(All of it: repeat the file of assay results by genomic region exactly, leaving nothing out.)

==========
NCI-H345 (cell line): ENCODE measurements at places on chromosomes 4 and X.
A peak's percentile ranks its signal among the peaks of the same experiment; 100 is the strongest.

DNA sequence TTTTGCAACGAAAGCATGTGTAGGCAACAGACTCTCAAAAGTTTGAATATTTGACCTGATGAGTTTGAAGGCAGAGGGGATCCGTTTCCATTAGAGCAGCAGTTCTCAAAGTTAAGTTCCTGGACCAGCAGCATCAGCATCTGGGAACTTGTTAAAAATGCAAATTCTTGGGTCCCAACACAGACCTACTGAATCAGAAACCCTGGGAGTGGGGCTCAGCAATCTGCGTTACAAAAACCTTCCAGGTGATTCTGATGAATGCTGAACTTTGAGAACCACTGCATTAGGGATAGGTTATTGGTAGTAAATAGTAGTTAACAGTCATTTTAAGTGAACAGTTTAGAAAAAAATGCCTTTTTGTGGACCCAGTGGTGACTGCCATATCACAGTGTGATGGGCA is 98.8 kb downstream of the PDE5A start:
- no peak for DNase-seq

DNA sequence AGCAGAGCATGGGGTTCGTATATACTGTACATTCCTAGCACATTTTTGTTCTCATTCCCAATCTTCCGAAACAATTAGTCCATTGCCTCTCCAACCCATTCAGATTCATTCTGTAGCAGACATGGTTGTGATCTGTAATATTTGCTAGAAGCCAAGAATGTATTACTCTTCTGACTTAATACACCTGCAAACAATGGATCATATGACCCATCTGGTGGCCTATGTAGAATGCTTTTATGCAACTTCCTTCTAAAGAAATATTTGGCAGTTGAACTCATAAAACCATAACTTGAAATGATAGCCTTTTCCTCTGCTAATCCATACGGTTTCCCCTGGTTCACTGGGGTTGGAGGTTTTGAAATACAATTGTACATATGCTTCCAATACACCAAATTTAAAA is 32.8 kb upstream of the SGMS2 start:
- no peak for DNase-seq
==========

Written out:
NCI-H345 (cell line): ENCODE measurements at places on chromosomes 4 and X.
A peak's percentile ranks its signal among the peaks of the same experiment; 100 is the strongest.

DNA sequence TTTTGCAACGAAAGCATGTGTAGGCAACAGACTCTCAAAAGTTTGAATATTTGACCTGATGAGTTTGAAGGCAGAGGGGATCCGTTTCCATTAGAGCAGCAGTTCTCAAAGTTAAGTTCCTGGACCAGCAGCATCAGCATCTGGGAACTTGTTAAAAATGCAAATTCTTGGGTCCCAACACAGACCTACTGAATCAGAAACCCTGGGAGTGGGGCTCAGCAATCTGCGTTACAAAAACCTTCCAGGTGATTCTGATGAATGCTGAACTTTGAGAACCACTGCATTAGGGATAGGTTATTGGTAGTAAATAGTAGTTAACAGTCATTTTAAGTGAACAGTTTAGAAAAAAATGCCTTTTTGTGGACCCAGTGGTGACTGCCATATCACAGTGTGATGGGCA is 98.8 kb downstream of the PDE5A start:
- no peak for DNase-seq

DNA sequence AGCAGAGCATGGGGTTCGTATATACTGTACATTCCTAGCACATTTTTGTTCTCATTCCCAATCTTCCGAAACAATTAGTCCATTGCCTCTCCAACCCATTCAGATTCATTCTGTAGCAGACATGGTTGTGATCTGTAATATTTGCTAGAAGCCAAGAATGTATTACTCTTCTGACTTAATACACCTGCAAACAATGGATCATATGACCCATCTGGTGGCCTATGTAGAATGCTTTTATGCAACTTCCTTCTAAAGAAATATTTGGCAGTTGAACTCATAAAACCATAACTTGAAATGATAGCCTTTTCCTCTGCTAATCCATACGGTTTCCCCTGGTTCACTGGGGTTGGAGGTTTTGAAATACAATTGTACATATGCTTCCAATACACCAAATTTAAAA is 32.8 kb upstream of the SGMS2 start:
- no peak for DNase-seq